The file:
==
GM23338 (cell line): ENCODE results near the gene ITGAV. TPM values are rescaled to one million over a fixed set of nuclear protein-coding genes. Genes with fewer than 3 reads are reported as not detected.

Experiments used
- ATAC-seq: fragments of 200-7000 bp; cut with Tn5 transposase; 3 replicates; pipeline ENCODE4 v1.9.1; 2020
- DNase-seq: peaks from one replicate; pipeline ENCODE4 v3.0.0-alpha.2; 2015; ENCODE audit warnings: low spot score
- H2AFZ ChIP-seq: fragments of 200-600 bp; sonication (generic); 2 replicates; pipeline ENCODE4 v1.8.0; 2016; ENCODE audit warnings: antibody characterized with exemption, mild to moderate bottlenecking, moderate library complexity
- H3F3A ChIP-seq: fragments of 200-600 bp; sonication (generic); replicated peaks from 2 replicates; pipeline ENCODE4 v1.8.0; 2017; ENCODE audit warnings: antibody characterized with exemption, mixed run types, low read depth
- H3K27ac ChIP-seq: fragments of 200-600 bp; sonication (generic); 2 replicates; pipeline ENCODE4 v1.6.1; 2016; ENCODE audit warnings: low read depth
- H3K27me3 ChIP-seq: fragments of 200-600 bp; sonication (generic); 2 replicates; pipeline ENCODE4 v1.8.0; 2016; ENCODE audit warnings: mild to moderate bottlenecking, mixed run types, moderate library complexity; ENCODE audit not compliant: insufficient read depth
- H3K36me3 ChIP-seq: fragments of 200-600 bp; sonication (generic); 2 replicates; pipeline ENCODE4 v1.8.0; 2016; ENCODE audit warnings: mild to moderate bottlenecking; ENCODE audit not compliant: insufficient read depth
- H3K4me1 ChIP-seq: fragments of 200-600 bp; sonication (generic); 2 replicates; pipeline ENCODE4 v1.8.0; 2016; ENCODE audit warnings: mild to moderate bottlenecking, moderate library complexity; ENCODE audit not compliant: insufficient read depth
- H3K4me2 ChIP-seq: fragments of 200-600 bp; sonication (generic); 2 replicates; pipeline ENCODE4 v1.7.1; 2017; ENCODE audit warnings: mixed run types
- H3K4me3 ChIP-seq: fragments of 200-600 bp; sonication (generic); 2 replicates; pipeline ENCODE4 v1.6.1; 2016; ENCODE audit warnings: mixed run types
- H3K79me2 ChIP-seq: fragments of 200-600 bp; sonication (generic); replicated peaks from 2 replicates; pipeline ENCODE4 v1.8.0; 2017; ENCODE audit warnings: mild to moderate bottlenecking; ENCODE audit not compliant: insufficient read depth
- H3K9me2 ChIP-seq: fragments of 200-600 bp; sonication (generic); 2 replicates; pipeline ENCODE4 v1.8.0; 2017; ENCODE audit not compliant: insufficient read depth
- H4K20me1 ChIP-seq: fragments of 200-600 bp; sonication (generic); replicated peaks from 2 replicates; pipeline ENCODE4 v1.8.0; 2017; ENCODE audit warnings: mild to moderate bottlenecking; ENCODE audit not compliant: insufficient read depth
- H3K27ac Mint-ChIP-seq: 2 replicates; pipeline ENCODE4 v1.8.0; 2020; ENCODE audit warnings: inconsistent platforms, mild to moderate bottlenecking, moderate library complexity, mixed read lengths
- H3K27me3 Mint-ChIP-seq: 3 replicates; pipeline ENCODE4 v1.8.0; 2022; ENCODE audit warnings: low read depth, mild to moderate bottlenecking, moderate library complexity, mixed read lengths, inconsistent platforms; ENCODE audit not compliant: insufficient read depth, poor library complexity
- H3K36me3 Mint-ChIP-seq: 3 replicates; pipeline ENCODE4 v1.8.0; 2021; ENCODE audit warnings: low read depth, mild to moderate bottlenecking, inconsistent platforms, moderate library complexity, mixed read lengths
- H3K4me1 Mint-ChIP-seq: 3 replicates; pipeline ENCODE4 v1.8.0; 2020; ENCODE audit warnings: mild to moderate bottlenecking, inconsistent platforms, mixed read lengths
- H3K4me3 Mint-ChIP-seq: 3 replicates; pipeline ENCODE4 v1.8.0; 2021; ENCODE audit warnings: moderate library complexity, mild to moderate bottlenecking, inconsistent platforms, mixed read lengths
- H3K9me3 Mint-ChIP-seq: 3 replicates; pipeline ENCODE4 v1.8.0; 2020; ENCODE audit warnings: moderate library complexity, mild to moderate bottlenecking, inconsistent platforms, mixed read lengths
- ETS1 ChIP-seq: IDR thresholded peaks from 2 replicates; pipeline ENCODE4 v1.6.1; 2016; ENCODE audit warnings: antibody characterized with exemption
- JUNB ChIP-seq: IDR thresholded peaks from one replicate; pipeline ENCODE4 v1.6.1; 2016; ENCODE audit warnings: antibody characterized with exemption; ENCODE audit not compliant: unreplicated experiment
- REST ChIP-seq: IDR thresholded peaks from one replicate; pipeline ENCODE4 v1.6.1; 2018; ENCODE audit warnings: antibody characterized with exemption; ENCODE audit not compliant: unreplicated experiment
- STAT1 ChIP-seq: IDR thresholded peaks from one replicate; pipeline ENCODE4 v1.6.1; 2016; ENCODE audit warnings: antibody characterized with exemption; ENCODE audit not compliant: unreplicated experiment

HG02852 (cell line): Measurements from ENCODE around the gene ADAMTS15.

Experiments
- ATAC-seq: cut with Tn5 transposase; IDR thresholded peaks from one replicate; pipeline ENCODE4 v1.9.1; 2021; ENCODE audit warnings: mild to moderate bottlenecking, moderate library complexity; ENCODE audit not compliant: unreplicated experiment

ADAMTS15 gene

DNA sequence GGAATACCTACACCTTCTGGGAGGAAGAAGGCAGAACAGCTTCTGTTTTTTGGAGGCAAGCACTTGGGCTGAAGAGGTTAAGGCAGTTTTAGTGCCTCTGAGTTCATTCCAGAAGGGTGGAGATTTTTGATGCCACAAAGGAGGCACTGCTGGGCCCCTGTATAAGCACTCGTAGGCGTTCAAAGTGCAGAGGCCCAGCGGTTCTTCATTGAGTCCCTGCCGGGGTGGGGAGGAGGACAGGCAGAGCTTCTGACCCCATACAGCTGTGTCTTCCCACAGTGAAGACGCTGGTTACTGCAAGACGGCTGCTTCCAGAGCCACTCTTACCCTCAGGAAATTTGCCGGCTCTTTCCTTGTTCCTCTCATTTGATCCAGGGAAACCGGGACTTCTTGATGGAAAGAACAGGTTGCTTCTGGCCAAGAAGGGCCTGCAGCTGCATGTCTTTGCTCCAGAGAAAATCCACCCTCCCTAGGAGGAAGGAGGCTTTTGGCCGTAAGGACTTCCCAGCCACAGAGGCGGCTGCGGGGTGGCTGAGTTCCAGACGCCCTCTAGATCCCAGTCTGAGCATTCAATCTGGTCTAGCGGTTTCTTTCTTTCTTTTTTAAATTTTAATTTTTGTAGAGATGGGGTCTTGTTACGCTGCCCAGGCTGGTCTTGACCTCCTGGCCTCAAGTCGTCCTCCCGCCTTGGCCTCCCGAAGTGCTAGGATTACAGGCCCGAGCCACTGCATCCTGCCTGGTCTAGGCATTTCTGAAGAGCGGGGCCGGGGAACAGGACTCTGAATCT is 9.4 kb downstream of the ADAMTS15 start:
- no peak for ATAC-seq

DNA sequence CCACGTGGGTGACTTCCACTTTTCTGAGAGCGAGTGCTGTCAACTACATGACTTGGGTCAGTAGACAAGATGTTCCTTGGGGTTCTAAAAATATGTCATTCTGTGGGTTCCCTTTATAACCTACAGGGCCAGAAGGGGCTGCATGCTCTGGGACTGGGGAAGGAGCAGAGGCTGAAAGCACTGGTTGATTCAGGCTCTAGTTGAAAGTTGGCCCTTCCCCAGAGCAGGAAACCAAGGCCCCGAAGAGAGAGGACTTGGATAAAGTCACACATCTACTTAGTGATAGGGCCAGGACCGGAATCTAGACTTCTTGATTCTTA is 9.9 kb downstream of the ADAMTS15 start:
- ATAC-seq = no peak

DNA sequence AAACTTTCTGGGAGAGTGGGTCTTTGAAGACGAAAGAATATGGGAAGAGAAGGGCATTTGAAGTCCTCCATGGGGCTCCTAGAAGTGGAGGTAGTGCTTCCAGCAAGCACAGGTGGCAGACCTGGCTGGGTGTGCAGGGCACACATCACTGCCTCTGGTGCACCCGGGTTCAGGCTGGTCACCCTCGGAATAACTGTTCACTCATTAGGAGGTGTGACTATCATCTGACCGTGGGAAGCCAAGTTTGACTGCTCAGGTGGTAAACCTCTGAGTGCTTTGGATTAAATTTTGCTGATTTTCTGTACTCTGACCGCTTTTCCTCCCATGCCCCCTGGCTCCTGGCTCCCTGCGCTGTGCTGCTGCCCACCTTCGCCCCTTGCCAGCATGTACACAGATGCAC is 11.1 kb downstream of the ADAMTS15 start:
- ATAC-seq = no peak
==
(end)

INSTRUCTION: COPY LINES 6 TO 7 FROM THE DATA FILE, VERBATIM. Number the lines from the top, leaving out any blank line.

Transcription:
- H3F3A ChIP-seq: fragments of 200-600 bp; sonication (generic); replicated peaks from 2 replicates; pipeline ENCODE4 v1.8.0; 2017; ENCODE audit warnings: antibody characterized with exemption, mixed run types, low read depth
- H3K27ac ChIP-seq: fragments of 200-600 bp; sonication (generic); 2 replicates; pipeline ENCODE4 v1.6.1; 2016; ENCODE audit warnings: low read depth